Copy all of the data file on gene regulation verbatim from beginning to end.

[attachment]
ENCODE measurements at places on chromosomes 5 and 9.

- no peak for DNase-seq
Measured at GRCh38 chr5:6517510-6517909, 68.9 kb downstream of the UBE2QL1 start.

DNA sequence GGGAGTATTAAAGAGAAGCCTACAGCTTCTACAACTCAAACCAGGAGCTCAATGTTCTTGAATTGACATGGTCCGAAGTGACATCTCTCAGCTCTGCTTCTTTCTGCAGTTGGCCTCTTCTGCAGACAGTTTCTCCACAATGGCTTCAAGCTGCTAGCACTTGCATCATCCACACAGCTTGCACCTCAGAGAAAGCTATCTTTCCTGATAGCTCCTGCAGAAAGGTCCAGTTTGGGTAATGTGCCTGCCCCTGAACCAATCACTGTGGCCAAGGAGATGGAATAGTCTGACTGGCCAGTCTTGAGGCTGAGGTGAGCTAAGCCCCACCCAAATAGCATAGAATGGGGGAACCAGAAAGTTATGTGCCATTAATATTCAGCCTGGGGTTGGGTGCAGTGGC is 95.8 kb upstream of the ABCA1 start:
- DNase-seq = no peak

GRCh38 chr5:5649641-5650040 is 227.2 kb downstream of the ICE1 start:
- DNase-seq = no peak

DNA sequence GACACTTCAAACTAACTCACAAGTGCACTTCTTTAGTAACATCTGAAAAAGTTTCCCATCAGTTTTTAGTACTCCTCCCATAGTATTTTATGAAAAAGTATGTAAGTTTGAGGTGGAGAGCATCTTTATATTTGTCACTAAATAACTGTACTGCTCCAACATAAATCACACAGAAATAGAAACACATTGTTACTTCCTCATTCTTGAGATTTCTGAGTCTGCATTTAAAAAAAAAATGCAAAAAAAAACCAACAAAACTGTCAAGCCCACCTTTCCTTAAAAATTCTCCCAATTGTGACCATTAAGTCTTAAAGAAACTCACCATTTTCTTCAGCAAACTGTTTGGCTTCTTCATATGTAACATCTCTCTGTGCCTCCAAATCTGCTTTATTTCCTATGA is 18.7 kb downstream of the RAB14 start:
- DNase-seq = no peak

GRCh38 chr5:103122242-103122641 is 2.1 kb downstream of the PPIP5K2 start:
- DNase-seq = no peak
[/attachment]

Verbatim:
ENCODE measurements at places on chromosomes 5 and 9.

- no peak for DNase-seq
Measured at GRCh38 chr5:6517510-6517909, 68.9 kb downstream of the UBE2QL1 start.

DNA sequence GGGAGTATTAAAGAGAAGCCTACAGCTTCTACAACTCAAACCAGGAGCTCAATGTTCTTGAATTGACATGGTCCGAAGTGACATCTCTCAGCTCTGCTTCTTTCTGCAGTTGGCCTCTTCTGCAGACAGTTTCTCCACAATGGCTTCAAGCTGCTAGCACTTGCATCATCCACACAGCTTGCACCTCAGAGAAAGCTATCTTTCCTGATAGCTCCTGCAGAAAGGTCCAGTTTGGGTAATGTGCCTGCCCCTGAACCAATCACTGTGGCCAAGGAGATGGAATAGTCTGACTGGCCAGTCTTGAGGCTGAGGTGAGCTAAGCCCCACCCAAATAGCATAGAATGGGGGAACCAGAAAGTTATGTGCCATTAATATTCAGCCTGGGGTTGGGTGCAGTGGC is 95.8 kb upstream of the ABCA1 start:
- DNase-seq = no peak

GRCh38 chr5:5649641-5650040 is 227.2 kb downstream of the ICE1 start:
- DNase-seq = no peak

DNA sequence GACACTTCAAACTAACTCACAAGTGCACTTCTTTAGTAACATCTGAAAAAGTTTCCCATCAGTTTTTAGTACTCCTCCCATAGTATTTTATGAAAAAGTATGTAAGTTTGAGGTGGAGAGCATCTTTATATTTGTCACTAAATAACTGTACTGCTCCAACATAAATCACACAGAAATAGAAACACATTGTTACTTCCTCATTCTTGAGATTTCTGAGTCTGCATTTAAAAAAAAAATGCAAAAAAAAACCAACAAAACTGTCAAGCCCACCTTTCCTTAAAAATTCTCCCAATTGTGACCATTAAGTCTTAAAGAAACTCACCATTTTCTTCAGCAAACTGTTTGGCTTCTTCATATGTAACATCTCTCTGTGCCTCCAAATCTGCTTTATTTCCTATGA is 18.7 kb downstream of the RAB14 start:
- DNase-seq = no peak

GRCh38 chr5:103122242-103122641 is 2.1 kb downstream of the PPIP5K2 start:
- DNase-seq = no peak